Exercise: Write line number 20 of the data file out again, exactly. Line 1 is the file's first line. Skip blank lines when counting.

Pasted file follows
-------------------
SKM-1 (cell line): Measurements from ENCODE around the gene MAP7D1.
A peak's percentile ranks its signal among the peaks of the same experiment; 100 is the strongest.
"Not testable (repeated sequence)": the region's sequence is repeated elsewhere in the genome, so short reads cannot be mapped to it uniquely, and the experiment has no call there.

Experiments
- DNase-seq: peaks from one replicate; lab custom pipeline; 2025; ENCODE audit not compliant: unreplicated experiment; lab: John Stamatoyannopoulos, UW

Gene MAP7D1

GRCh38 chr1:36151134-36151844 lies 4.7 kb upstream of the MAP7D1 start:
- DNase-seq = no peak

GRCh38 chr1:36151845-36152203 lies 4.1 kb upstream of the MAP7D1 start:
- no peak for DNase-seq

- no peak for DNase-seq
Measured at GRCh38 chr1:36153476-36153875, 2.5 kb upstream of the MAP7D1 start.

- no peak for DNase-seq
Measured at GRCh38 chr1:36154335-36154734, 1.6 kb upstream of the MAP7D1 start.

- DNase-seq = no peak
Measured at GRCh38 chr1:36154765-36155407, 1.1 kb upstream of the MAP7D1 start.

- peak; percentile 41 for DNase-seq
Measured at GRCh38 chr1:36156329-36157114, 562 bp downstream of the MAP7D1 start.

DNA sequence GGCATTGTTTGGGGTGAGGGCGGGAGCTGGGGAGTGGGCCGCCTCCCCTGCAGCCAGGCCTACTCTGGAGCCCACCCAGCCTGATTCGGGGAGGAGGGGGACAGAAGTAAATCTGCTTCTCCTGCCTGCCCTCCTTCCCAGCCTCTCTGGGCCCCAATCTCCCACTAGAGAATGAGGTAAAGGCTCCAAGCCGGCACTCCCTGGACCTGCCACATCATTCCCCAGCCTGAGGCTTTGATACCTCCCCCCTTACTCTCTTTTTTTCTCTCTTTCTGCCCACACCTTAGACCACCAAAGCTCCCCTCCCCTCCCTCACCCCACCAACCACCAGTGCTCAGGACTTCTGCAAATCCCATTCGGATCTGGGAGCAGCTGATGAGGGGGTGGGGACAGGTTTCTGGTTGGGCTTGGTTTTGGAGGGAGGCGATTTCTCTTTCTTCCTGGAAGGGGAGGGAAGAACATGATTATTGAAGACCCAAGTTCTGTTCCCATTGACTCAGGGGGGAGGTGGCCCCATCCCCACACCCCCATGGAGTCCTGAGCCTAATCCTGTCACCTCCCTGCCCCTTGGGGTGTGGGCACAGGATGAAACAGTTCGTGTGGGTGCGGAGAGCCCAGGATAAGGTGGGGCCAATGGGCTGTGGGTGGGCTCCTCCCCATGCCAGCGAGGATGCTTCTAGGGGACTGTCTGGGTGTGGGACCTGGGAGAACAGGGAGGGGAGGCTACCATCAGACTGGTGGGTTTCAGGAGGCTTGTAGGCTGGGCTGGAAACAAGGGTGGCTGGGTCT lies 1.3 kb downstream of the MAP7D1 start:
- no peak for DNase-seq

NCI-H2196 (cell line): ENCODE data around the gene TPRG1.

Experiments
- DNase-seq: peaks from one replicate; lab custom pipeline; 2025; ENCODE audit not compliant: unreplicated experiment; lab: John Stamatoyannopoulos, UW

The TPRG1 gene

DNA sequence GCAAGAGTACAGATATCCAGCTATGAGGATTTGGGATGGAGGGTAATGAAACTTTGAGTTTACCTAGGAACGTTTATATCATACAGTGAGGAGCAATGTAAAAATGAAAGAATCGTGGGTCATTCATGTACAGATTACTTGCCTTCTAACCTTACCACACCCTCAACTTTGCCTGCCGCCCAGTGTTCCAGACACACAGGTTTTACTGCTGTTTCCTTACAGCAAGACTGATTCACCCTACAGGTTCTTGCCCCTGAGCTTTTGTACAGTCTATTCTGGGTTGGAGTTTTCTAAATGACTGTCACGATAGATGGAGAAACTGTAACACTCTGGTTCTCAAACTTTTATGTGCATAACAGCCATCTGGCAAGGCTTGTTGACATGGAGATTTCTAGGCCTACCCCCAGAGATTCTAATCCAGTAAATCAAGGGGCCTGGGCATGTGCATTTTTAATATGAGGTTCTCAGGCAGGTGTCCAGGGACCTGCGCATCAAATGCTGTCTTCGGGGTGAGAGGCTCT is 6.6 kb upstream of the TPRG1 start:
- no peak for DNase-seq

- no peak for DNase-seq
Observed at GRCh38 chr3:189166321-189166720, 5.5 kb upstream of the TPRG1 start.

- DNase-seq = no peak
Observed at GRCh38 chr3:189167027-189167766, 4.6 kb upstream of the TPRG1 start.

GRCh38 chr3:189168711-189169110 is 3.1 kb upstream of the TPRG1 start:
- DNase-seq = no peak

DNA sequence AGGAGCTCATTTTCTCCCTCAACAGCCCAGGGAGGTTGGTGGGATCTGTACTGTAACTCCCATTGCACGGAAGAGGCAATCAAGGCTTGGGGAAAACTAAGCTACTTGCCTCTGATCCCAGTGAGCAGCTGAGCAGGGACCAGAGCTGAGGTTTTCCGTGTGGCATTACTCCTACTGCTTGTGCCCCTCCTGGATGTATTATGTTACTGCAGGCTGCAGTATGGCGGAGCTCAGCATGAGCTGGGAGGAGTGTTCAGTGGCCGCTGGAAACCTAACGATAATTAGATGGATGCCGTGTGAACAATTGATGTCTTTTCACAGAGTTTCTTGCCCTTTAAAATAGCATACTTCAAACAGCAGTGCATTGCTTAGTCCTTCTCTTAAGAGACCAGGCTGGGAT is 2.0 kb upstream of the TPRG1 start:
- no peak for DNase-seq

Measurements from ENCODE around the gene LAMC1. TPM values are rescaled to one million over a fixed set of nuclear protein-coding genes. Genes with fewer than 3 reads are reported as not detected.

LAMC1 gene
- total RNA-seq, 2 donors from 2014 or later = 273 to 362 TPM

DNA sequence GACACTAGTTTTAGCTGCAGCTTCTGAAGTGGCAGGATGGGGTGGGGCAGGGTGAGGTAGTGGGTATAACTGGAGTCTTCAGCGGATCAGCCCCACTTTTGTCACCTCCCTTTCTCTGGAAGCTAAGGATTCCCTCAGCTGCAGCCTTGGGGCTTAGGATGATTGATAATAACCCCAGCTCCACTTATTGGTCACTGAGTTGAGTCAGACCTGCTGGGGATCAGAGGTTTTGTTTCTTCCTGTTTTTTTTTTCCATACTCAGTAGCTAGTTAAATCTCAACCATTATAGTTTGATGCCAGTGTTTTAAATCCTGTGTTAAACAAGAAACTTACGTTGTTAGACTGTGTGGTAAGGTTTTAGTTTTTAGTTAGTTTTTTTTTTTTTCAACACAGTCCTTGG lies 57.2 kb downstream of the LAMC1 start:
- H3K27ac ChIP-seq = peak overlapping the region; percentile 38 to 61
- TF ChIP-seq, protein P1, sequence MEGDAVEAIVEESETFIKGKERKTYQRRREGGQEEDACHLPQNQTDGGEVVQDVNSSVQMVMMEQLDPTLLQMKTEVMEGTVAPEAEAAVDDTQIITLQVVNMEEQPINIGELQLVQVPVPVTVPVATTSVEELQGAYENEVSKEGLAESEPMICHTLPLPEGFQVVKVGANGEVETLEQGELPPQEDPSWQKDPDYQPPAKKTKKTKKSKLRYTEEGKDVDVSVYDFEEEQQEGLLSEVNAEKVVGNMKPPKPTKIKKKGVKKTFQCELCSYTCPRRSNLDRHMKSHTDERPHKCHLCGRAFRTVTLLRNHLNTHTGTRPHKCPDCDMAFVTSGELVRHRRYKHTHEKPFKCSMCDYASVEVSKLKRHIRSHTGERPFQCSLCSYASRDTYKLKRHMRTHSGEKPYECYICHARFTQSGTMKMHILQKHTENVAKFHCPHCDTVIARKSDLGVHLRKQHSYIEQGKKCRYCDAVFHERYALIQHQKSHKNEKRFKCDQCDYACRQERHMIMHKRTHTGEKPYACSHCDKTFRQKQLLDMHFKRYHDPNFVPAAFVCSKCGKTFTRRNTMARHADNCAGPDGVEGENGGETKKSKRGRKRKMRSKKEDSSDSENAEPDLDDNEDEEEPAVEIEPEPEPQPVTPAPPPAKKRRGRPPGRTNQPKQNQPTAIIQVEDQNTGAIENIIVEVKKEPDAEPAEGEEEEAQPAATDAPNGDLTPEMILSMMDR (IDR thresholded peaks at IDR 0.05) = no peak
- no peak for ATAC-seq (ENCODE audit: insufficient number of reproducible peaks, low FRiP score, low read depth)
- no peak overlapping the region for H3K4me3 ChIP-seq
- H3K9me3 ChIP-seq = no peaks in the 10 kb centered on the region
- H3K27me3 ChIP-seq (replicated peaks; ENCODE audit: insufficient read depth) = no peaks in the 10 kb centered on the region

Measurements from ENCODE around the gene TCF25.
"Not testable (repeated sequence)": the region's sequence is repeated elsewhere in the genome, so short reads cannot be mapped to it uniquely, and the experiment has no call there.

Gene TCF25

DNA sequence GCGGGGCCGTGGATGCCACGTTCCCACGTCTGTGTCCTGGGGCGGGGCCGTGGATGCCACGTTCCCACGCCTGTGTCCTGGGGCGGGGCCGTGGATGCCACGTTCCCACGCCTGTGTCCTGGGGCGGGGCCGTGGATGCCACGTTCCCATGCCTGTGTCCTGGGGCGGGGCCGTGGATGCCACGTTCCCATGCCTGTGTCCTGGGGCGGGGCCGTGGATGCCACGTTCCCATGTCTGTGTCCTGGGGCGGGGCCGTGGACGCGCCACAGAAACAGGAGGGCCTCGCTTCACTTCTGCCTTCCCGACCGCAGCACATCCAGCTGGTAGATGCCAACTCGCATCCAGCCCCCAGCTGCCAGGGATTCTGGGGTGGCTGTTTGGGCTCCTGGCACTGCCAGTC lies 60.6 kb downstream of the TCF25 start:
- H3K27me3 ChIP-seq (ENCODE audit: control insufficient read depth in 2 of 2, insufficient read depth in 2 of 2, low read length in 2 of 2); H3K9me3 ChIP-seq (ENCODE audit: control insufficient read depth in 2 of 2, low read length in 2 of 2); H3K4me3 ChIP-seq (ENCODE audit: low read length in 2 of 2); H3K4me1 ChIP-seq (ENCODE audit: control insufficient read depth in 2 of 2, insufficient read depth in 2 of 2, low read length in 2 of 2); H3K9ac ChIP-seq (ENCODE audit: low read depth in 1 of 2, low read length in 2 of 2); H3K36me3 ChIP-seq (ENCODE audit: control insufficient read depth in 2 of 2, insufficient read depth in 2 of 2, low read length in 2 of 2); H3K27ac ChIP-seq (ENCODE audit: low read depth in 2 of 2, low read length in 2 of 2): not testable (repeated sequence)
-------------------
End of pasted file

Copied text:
- no peak for DNase-seq